Posts Tagged ‘Dean Heller’

Berkley In Attack Mode, Heller Takes More Restrained Approach In Second Senate Debate

By Sean Whaley | 10:11 pm October 11th, 2012

CARSON CITY – Democratic Rep. Shelley Berkley used a second Senate debate tonight to attack Sen. Dean Heller on issues ranging from Medicare to online poker legislation, while her Republican opponent took a more restrained approach in the hour-long discussion on public television.

Berkley accused Heller of supporting a bill by Rep. Paul Ryan to change Medicare to a voucher program for those aged 55 or younger, adding to the cost of their health insurance.

“My opponent voted twice to end Medicare by turning it over to private insurance companies,” Berkley said. “That’s not the way to fix Medicare, that’s the way you destroy Medicare. Why? Because it’s going to increase the cost of Medicare, health care for older Americans, by $6,400 a year.”

She repeated criticisms made by Sen. Harry Reid, D-Nev., that Heller failed to uphold his end of a deal to get online poker legislation passed in Congress that would help Nevada.

U.S. Sen. Dean Heller, R-Nev.

But Heller, who is reportedly ahead in several polls in the hotly contested Senate race, did not respond in kind, instead taking a more restrained approach on topics ranging from gas prices to immigration reform.

Heller said his support of the Ryan budget plan would not lead to the privatization of Medicare, and that online poker legislation would be passed by the end of the year after the Nov. 6 election with him and Reid working in concert.

Heller said the poker bill has been turned into a political issue that cannot be addressed until the election is over.

“And I’ll be the first to say, that I believe I have two opponents in this particular race; I have the Congresswoman, and I have Sen. Reid also,” he said. “And I’m OK with that. Because we’re going to continue to push forward, and I’ll continue to push forward on the online gaming. And we’re going to get a bill passed before the end of the year. And I’m going to do that with the help and support, working together, with Sen. Reid.”

While the two candidates focused on the issues in the debate, which was marred in Northern Nevada by several lengthy technical interruptions related to the weather, the more sensational ad wars continue unabated on the airwaves.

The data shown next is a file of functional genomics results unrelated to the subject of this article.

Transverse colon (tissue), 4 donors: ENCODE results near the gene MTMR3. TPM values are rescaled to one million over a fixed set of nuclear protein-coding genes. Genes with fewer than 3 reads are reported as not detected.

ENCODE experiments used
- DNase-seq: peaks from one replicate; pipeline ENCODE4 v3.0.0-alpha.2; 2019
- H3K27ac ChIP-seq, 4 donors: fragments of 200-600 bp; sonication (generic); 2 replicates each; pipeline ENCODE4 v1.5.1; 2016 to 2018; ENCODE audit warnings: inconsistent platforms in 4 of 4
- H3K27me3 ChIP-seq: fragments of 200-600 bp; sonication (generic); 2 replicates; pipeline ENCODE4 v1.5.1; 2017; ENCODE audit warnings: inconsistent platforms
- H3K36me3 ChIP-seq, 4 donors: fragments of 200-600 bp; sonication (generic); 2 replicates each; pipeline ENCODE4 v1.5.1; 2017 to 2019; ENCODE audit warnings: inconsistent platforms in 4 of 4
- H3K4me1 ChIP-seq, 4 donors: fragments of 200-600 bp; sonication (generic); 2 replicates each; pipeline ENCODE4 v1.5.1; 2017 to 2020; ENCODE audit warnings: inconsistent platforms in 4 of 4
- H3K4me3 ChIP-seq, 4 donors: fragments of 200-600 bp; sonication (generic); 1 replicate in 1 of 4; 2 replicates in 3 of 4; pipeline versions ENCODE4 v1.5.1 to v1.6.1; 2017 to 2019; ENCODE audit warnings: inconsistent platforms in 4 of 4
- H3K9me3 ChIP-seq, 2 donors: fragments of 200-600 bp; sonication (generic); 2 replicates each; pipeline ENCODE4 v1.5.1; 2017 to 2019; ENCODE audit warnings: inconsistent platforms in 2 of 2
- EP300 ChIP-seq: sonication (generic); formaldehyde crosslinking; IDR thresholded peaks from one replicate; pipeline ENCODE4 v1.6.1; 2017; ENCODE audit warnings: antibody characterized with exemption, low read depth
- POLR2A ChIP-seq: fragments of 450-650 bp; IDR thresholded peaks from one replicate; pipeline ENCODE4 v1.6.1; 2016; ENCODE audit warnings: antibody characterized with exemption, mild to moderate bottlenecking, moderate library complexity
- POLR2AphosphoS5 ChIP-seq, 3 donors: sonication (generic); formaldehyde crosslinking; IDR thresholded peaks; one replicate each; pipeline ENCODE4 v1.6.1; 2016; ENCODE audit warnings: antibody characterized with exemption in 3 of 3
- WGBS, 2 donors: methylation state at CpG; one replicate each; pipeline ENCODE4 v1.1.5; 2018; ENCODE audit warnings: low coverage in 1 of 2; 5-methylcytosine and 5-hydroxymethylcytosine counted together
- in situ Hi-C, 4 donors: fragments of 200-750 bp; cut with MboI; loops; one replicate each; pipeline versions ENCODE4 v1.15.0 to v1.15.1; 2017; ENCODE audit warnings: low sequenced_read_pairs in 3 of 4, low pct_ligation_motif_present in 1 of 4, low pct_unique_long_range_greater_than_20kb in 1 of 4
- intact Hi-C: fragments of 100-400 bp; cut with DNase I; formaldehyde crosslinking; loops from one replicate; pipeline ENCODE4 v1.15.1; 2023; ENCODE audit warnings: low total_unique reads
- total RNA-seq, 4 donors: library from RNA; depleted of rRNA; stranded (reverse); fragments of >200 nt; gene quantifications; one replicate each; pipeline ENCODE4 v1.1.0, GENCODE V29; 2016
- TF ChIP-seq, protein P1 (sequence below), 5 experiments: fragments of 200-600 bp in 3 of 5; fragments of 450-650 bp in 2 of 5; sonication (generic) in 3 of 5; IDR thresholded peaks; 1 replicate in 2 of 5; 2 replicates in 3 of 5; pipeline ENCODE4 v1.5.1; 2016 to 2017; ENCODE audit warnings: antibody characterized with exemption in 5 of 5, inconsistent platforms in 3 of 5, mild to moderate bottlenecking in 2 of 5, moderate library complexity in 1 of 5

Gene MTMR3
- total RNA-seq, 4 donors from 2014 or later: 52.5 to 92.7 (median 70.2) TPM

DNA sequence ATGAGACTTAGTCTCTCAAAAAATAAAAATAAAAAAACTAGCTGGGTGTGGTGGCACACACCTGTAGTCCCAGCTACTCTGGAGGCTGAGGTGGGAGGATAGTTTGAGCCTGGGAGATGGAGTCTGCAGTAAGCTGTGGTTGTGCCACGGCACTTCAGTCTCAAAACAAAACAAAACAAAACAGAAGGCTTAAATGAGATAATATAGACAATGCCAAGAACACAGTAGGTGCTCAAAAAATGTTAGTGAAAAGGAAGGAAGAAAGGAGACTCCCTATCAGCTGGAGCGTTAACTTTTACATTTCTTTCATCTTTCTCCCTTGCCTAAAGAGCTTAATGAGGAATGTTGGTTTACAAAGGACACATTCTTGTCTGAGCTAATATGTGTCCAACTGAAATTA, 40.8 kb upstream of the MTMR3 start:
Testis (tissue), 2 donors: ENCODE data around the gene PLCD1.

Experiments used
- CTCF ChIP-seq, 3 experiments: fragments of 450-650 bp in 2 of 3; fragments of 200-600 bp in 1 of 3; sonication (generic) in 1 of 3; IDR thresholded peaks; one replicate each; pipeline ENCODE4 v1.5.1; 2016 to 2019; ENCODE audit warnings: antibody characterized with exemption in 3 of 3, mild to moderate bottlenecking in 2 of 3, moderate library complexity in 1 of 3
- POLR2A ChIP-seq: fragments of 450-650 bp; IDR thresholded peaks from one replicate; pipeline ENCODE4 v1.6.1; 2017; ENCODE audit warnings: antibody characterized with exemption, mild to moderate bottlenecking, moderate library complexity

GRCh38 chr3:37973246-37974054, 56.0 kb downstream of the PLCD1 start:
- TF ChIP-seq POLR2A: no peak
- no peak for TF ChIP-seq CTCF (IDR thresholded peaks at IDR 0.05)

Rep. Shelley Berkley - D-Nev.

A Berkley ad now running says she is the real supporter of the middle class and job creation, while the National Republican Senatorial Committee is focusing on Berkley’s previous international travels at taxpayer expense.

In response to a question about a bill that would provide Bureau of Land Management land to the city of Yerington to allow for the development of a job-creating copper mine project, Berkley said she supports the measure even though she voted against it in a package of several bills.

Berkley said she looks forward to voting for a “clean” bill that does not include other measures that are unrelated to the proposal, which has been pushed by Rep. Mark Amodei, R-Nev.

Heller questioned Berkley’s commitment to the bill, saying that only in Washington, DC can you say you support a bill but vote against it.

Berkley acknowledged in response to a question that she voted in 1999 for a bill that deregulated the financial services industry, which has been blamed in part for the 2008 financial meltdown.

Berkley acknowledged voting for the Glass-Steagall Act, which she called a mistake, but said the country needs to look forward at what can be done to protect the American people. Berkley said she voted for the Dodd-Frank bill to reign in the worst excesses of the banking industry.

“My opponent had an opportunity to reign in the worst abuses of Wall Street by voting for the Dodd-Frank bill and he didn’t,” she said. “So unlike me, who is fighting for the middle class and trying to make some sense out of this and give these banks some regulation so they can never get us into this mess again, so we never have massive unemployment because of their avarice and greed and we never end up with a housing crisis like we did.”

But Heller said Berkley’s voted for deregulation while former Sen. Richard Bryan, D-Nev., opposed the bill. She then voted for the bank bailout bill and then supported Dodd-Frank was to give her and her colleagues cover for earlier supporting bank deregulation.

“So when the banks came and said hey, we want to be deregulated, my opponent said OK,” he said. “When they said we made bad decisions because of this deregulation, they said we want to be bailed out, she said OK. And then what happened is they passed Dodd-Frank. The purpose of Dodd-Frank was to give cover for those who voted for the bailout.”

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Audio clips:

Rep. Shelley Berkley says Sen. Dean Heller voted twice to end traditional Medicare coverage:

101112Berkley1 :16 $6,400 a year.”

Berkley says Heller did not support a bill to reign in the excesses of Wall Street:

101112Berkley2 :27 like we did.”

Heller says he will work with Sen. Harry Reid and get an online gaming bill passed by the end of the year:

101112Heller1 :17 with Sen. Reid.”

Heller says Berkley’s vote for the Dodd-Frank bill was to give herself cover for voting for bank deregulation and the subsequent bank bailout bill:

101112Heller2 :18 for the bailout.”

 

 

Jobs, Support Of Middle Class Focus Of Spirited Senate Debate Between Heller, Berkley

By Sean Whaley | 2:10 pm September 28th, 2012